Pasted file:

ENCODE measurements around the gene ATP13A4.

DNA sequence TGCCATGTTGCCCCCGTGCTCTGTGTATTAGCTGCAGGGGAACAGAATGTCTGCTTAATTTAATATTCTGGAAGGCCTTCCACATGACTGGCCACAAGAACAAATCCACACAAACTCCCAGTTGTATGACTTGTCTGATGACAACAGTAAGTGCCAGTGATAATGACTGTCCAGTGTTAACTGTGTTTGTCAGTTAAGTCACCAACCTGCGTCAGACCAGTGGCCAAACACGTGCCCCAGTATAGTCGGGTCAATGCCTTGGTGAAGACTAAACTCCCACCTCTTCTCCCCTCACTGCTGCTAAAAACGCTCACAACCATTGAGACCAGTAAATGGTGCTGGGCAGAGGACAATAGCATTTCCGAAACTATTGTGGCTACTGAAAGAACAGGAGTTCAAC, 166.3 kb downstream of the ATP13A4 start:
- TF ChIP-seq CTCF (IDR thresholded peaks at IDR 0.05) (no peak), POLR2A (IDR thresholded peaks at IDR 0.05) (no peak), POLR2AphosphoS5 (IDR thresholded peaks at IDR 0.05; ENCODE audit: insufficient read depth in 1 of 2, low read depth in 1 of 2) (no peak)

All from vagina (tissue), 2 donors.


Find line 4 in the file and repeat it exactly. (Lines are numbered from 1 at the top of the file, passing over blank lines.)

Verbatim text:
All from vagina (tissue), 2 donors.